A number of genome-wide association studies (GWAS) have successfully implicated common SNPs in the etiology of complex traits. Most variants identified so far confer relatively small increments in risk (1.1-1.5-fold), and explain oly a small proportion of familial clustering. Recent studies have demonstrated that common diseases can be due to dysfunctional variants with a wide spectrum of allele frequencies. So far, rare variants studies have been limited to a handful of phenotypes and genes, but the advancement of sequencing technologies should lead to widespread association studies of candidate genes and genomes. If rare variants have larger effects than common variants, this should aid in their detection. Also their identification should have a greater impact on risk assessment, disease prevention and treatment. However, the analysis of rare variants is challenging since methods used for common variants are underpowered. Previously, we used data from mutation screening of breast cancer patients and controls to demonstrate the ability to detect evidence of pathogenicity from both truncating and splice junction variants and rare missense substitutions. The method involves stratifying rare missense substitutions observed in cases and/or in controls into a series of grades ordered from least to most likely to be evolutionarily deleterious, followed by a logistic regression trend test to compare the frequency distributions of the grades of variants in cases versus controls. The original model was developed to assess the pathogenicity of missense substitutions in breast cancer-related genes. Here we propose to test the efficiency of our analysis strategy to cutaneous malignant melanoma (CMM). To identify novel risk alleles, we will mutation screen the strongest candidate genes of the pigmentation pathway in over 1,300 cases and 1,300 matched controls from 10 European countries enrolled in the EPIC cohort. CMM provides a unique model for studies of gene-gene and gene-environmental interactions in the development of multifactorial diseases, since relationships between the major environmental factor (exposure to solar UV radiation) and known susceptibility genes are reasonably well understood. High-risk mutations in CDKN2A and CDK4 are carried by about 20-25% of melanoma-prone families. In contrast, some missense substitutions in the pigmentation gene MC1R have been proven to be modest-risk or intermediate-risk susceptibility alleles, and also to increase the penetrance of CDKN2A mutations. Finally, two recent GWAS identified low- penetrance SNPs in MC1R or in genes of the same pathway. Associated SNPs will account for no more than 12% of the Familial Relative Risk. Thus, the majority of the genetic susceptibility to CMM remains to be explained. After validation of our method on strong candidates, massive parallel sequencing of genes of entire biochemical pathways is envisaged to generate a comprehensive picture of the risk-frequency spectrum for pathogenic sequence variants involved in susceptibility to melanoma.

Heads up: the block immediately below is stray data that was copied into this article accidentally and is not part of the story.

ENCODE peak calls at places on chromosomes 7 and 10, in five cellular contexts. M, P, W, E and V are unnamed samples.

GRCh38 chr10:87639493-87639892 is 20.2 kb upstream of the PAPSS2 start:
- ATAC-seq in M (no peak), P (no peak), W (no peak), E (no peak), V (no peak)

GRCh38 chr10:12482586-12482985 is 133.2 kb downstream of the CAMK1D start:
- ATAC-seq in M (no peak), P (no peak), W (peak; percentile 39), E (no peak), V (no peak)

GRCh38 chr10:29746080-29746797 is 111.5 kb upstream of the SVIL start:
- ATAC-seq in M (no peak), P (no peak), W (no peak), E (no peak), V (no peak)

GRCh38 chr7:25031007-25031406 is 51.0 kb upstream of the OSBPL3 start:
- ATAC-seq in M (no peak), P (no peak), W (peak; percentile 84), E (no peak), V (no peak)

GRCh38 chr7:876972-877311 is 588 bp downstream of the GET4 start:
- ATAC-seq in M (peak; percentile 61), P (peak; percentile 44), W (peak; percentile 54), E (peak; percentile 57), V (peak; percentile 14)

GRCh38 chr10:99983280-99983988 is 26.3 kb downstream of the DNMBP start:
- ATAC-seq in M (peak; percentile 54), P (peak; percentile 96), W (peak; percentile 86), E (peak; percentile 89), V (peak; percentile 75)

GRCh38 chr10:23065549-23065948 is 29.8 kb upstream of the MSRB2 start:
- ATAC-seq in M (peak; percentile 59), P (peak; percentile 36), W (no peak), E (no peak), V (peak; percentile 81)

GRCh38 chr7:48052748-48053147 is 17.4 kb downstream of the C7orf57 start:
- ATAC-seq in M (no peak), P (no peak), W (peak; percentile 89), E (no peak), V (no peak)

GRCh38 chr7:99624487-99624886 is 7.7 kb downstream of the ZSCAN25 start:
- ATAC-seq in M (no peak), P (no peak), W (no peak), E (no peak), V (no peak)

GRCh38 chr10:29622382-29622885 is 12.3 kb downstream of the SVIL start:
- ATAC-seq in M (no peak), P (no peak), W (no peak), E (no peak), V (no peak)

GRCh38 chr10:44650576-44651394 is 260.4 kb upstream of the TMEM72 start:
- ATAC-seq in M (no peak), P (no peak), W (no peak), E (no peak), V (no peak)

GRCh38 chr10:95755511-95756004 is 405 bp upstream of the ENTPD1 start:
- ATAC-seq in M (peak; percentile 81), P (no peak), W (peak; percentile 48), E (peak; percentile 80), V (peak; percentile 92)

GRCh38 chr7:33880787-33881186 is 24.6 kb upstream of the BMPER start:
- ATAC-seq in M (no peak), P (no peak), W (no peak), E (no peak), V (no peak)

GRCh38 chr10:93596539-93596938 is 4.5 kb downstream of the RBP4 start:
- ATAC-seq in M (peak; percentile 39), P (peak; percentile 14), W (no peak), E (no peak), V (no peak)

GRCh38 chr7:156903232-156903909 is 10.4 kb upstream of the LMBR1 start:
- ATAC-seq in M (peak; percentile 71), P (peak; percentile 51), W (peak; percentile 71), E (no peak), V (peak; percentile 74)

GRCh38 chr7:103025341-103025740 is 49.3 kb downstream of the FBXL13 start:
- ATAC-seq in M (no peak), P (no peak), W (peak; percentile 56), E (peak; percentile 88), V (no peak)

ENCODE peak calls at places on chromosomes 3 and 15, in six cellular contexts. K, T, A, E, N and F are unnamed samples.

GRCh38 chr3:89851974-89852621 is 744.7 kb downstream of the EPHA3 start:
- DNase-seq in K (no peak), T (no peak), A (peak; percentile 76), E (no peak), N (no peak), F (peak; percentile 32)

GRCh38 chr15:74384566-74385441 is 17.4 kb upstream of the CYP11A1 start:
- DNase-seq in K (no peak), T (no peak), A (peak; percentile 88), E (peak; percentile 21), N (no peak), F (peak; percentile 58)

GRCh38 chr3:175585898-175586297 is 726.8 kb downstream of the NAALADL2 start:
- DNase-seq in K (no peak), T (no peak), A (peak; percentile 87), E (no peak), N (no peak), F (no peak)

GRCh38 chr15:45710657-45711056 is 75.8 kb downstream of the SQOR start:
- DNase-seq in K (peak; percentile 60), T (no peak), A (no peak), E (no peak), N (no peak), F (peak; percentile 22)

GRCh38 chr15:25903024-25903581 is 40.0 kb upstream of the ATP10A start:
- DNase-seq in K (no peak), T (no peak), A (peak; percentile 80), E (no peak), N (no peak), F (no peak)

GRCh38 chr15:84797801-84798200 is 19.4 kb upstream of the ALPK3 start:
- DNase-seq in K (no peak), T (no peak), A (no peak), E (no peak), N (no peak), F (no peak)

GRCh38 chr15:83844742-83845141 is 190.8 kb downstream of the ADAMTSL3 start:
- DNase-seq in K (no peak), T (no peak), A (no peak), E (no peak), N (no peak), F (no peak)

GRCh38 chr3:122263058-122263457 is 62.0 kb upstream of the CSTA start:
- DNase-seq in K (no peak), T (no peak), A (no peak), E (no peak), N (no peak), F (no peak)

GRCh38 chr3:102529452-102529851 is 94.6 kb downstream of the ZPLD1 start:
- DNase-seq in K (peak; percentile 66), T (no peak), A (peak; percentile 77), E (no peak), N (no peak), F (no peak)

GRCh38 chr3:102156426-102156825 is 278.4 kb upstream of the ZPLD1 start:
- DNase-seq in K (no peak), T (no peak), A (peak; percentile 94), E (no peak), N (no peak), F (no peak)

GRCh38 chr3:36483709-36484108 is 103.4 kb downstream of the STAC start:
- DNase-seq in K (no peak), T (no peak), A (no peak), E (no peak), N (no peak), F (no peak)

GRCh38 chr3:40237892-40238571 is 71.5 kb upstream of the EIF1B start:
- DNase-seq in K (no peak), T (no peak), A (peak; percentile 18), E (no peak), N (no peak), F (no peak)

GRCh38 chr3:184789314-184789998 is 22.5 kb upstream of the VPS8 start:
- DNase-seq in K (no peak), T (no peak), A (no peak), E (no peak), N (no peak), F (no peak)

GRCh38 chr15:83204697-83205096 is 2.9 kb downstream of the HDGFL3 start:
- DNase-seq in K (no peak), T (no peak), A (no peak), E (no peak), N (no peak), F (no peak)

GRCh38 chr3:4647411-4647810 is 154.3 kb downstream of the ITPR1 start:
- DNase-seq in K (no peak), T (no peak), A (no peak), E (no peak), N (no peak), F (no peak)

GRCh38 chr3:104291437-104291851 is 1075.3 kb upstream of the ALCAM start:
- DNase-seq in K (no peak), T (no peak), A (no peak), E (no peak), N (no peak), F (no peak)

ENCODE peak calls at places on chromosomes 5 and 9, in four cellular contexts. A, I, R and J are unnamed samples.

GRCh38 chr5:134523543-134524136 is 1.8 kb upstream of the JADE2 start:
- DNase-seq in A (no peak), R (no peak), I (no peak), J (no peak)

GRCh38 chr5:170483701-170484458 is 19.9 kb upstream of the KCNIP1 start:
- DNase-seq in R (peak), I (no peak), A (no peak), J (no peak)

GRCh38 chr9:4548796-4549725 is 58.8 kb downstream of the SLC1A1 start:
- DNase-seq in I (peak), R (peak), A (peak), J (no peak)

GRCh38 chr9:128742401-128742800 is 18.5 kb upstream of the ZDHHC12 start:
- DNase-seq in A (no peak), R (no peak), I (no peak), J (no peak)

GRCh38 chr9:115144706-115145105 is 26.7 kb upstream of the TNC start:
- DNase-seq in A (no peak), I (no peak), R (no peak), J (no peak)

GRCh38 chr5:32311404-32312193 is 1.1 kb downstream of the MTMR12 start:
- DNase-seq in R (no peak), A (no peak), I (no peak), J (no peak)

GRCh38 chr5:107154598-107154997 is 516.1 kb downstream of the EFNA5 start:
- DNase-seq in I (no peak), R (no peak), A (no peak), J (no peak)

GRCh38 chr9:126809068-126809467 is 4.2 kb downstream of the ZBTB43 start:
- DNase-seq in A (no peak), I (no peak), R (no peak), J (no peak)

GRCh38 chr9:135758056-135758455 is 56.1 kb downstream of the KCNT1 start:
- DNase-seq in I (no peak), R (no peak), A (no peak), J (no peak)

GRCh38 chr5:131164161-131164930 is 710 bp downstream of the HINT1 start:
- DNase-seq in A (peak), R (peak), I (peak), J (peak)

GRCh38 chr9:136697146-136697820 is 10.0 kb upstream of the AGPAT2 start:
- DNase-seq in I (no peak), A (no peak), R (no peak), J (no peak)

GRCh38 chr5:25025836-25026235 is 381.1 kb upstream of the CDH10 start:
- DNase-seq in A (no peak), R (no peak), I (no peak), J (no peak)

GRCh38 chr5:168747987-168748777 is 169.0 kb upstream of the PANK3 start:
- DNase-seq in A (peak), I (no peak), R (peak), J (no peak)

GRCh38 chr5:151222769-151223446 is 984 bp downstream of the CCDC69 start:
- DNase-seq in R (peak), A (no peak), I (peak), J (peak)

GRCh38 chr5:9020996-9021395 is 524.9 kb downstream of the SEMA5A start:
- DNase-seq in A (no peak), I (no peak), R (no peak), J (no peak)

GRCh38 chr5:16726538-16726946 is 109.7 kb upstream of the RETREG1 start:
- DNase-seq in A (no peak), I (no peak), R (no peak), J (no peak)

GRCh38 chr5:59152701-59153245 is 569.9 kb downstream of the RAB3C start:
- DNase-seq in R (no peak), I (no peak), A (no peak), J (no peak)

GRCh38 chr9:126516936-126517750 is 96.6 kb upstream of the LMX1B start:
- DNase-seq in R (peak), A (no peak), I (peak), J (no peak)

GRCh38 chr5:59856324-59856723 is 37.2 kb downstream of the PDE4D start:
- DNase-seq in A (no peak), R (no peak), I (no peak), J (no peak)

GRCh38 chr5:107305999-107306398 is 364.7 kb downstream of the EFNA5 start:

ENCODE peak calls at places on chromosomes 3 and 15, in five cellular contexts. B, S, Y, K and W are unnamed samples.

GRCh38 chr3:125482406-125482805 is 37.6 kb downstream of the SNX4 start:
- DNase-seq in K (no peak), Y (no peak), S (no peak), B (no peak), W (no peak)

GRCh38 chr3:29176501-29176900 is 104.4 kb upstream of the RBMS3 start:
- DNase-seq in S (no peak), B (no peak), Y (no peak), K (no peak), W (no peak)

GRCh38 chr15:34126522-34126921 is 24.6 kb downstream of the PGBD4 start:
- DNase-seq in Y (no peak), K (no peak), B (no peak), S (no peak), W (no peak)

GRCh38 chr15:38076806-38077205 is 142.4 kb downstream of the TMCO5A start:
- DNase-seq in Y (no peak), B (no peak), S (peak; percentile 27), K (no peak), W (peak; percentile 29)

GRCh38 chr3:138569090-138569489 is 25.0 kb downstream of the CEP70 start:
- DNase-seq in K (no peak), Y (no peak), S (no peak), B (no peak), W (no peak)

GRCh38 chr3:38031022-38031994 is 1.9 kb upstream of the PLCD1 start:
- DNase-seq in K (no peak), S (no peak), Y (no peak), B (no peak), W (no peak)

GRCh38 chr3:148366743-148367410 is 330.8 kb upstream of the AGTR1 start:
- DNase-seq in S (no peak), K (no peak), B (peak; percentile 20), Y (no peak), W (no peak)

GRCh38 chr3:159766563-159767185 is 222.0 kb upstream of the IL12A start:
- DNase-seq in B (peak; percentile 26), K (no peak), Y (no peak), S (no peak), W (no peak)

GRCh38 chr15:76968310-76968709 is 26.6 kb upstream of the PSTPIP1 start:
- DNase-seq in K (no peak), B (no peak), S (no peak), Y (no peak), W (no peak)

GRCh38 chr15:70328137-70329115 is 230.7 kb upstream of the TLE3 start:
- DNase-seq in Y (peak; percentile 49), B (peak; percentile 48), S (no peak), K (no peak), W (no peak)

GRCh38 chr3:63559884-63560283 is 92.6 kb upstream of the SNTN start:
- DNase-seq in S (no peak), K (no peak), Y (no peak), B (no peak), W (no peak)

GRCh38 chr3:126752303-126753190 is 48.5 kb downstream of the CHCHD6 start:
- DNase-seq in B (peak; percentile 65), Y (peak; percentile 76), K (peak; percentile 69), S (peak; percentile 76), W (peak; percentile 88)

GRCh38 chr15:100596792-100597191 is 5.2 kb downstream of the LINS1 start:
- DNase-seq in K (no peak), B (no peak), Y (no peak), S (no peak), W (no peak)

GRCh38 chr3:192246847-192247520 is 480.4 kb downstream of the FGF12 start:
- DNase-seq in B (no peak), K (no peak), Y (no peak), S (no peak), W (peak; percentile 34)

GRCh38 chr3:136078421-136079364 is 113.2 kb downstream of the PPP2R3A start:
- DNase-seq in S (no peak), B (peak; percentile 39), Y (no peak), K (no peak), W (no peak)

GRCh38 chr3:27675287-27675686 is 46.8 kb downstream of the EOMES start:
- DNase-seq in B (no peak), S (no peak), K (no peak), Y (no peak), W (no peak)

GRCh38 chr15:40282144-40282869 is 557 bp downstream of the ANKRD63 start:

Malignant melanoma is a rare tumor of melanocytes that, because of its aggressive nature, causes the majority of deaths related to skin cancer. Since the mid-20th century, melanoma has become an important health problem in fair-skinned populations worldwide, since its incidence has climbed faster than any other type of malignancy. The goal of this study is the identification of new melanoma susceptibility genes and the characterization of the pathogenic sequence variants associated with increased risk of developing melanoma. Identification of susceptible individuals may aid in increasing sun protection and early detection of melanocytic tumors at the precancerous stage of the disease, altering attitudes toward sunlight and suntans, and protecting the skin from UV damage in populations at risk.